No Biz Like Show Biz

It’s one of those days that I’m not sure what I want to bore you with. There’s still a bit of Holiday Hangover going on, coupled with a hint of excitement about the World Junior Hockey Championship game tonight, Canada vs. Russia. The sun is out, a winter day that doesn’t require running away (though I am accepting offers if you need a valet and are heading south).

No, me, I have it backwards. I’m aiming at Timmins next week. FR040806Not vacationing, but working, I haven’t totally lost it, despite popular opinion. There’s also a chance to visit with some family and renew old acquaintances. In a past life I was a road musician, a pocket rock god playing what we called the Arctic Circle Tour. Only in Canada can that joke fall flat, because there actually IS an Arctic Circle tour and it’s a thousand miles north of anywhere we were. Scale… man, that’s everything sometimes.

This trip has some unique challenges. First of all, I’m subbing for a country band. I haven’t played much country the last couple years so I have a pretty steep learning curve here, getting tunes together. Cheat sheets are a must, because challenge number two is: no rehearsals. Not only that, I won’t even meet the guitarist until we’re a couple hours into the trip. I’ll hit the stage without sharing a note with this configuration of the band.

Challenge #3 will be existing for the other 20 hours a day, as it always is on the road. Scouting report on the bar we’re playing is that the rooms are typical road accommodations, that is, Pretty Scuzzy. A sleeping bag of known origin will be packed. Which brings Challenge #4: Packing.

20467_1333306139444_1434755936_30927322_3215422_nThe usual foibles of a weekend trip are all in place, what to wear, how to pack it, toiletries etc. but with a couple of unique spins. First of all there may or may not be bathing facilities on the floor of rooms we will occupy. If we’re lucky there will be running water in each room. If we’re REALLY lucky, there will be hot water too. Let’s pack a hat in case Bad Hair Days are the norm.

Further complicating things is the detritus that a band needs, in this case a couple amps, a couple guitar cases, whatever drums we can cram and three of us in an ironically named Honda Fit. Suffice to say this is not the roomiest of the Honda line. At least it’s four wheels and not two. Rumour has it the guitarist has a bigger vehicle which we will switch over to on the way.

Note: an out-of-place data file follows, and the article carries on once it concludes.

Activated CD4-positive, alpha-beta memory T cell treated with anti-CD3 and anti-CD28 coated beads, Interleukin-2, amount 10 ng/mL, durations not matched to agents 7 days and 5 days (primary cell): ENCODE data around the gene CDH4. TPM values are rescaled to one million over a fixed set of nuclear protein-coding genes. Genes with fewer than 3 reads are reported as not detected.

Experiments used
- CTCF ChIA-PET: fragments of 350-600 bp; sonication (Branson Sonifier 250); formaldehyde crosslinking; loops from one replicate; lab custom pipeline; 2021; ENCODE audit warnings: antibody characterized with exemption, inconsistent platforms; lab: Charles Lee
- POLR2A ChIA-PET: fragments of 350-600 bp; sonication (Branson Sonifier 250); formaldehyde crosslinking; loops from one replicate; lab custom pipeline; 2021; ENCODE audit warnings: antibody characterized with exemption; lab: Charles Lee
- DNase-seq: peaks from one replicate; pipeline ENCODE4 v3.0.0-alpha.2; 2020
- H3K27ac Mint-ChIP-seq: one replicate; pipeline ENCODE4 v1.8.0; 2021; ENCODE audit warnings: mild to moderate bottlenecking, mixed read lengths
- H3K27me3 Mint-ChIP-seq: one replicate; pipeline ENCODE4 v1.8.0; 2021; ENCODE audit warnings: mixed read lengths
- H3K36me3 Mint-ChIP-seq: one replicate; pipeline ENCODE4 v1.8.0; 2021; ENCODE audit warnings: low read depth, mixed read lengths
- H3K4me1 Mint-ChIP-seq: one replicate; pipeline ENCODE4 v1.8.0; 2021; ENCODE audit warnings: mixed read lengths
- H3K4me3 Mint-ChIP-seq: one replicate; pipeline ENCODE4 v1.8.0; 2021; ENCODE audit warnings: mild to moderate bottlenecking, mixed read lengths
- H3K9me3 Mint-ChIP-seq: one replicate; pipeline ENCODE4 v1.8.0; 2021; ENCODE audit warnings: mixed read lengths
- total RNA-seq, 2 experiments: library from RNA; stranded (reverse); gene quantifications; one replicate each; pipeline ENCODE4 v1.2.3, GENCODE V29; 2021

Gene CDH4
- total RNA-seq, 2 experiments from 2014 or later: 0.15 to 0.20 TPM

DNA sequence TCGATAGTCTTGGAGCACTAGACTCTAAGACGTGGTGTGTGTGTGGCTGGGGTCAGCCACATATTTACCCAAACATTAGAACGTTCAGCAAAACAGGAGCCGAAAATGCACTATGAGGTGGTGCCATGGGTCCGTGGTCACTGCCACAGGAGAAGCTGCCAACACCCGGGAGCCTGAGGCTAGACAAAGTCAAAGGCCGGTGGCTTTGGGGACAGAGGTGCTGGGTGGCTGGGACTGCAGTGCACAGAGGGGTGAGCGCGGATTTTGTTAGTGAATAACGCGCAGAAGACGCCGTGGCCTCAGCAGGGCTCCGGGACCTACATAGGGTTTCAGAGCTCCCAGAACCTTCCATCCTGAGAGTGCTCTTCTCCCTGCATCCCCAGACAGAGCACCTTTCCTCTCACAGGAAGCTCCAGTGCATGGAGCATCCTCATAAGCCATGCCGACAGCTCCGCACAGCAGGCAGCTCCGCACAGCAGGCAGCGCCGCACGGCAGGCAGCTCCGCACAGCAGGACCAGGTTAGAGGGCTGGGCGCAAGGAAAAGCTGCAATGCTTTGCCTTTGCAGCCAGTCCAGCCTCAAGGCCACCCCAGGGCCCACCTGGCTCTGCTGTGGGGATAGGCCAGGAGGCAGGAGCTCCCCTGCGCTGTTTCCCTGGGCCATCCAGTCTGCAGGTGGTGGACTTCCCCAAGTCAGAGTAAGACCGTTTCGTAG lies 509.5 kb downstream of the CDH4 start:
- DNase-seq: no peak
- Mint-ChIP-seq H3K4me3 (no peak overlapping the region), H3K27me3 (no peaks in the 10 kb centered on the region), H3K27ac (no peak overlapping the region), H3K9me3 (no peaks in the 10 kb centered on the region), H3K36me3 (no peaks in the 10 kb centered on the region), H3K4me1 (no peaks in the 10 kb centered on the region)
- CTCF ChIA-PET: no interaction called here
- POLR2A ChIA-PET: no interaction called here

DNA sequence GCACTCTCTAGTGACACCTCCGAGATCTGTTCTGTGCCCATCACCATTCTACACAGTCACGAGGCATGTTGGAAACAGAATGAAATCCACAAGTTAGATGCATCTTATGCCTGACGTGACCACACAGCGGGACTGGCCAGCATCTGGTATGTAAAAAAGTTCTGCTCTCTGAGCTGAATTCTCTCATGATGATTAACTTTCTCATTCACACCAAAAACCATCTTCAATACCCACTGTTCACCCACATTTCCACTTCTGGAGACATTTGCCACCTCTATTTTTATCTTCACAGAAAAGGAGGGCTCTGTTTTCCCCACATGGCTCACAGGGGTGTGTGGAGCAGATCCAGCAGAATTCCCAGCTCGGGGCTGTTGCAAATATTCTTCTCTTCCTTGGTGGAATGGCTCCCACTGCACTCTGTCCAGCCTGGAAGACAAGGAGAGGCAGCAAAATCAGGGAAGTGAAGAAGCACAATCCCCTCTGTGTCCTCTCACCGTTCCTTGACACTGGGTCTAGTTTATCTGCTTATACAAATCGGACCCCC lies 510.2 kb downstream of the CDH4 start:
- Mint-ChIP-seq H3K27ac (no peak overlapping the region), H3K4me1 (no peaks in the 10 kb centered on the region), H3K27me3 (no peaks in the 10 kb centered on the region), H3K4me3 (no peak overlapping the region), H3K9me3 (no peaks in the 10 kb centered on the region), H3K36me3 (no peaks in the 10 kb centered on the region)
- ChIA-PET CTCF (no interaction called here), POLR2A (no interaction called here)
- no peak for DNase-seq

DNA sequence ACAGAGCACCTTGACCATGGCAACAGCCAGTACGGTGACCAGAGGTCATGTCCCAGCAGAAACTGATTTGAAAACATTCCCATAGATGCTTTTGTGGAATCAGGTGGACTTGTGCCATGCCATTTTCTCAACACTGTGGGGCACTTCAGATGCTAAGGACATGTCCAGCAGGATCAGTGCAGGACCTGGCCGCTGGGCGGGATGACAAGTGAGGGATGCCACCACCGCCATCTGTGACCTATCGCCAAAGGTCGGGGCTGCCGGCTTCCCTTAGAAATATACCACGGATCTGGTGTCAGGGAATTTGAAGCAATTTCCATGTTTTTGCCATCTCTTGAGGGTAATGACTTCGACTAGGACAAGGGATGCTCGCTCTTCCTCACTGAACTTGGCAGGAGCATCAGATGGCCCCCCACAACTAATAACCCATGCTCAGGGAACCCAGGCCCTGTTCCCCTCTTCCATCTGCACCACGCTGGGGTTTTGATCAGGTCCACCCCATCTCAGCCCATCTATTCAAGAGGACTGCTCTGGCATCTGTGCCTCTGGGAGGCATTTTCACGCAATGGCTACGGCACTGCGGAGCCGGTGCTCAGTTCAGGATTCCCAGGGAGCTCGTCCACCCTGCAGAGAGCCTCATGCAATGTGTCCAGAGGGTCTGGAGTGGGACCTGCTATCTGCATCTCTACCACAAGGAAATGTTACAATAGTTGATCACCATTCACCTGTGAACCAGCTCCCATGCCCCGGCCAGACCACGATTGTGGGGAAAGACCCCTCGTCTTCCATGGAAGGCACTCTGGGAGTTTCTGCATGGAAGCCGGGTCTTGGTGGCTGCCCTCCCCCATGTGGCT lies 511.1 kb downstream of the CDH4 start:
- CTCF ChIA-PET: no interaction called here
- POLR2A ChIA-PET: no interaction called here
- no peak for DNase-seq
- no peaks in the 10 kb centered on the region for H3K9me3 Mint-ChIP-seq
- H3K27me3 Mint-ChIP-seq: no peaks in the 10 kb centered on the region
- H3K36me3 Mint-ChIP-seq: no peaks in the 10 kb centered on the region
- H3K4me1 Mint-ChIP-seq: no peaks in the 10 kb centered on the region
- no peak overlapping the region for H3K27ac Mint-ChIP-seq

Of course the lure of the stage is enough to imbue some optimism, at least on the inward trek. On the homeward side that optimism is gone. The task is over. With soap and hot water willing we won’t smell like the elephant trailer of a departing circus. That reminds me of a joke: Avram had been with the circus for 30 years, faithfully spending his days scooping up elephant shit. Time had passed for any sane person to retire, yet still Avram followed the elephants, day in and out. His family implored him, Avram, why do you retire? Rest. You’ve had a good life, you don’t need to work.

Avram said, “What? And quit Show Biz?”

Party Doll

Off today to learn how to make an entrance, work a room and, by the sound of it, just generally be a star. I wonder how much I need to learn in this regard.

Being a fringe member of the Canadian Music Industry for most of my adult life, I have acquired all sorts of fringe behaviour. Way back in the old days, the Juno Awards weren’t quite the glamorous event they are now. In time-honoured Canadian fashion, it was essentially some guys getting together for some beers. The awards ceremony itself was kind of low key and the glamour was to be had at the after parties.

These were sometimes industry events and sometimes private parties. In those days there was always a chance you could throw a Juno Party and your buddy Doug could get Rush or April Wine to show up, because we were kind of deficient in the star trappings department in Canada.

So my little take in this, not having anything at the time in terms of product or skills marketable in the business, was a foray into the world of the after parties, ostensibly to network, but effectively the only agenda that was developed was the one that got me into playing music in the first place – that of meeting girls.

Rock-Star-BuddyWe had it down to a sweet science, me and my Rock Star Buddy. That was our private code. When we stepped out to the after parties we were Rock Star Buddies. We’d get the scoop on the various parties being held then we’d decide on the ones that were about the 75th percentile. The really ritzy ones would have too many big names, but the other end would be too desperate. In those settings we’d be either lost or ratted out as the phonies we were.

Entrances, well, ours would have been different than the ones I’m sure Kathryn will teach. See, we didn’t have invitations exactly. We’d kind of slide in. If we picked the Right Party, being spotted while making a discreet entrance was actually a good thing. People at the Right Party would have a little bit of an expectation that Somebody Famous would show. So in would walk the Rock Star Buddies, fake Ray-Bans in place. I am reasonably certain Corey Hart got the idea for his hit from us, or others like us. But probably us.

Our attire was Rock Star Shabby – decadently torn jeans in an era before everybody’s grandmother was wearing them, paired with an expensive but casual top. In my case I had a favoured sweater, as illustrated.

Now, having been noticed sneaking in, we would procure beverages then seek a well-lit corner somewhat apart from the rest of the crowd. Seems counter-intuitive to networking, doesn’t it? To make it worse, we would bend toward each other in whispered and secret conversation, oblivious to the room. If we were at the Right Party, the room was not oblivious to us. We had the vibe, we had the look. It’s just that no one could place us, quite so because we were, really, nobodies unless you happened to be in a bar in New Liskeard in April. It’s not hard to be a star in a bar in New Liskeard in April.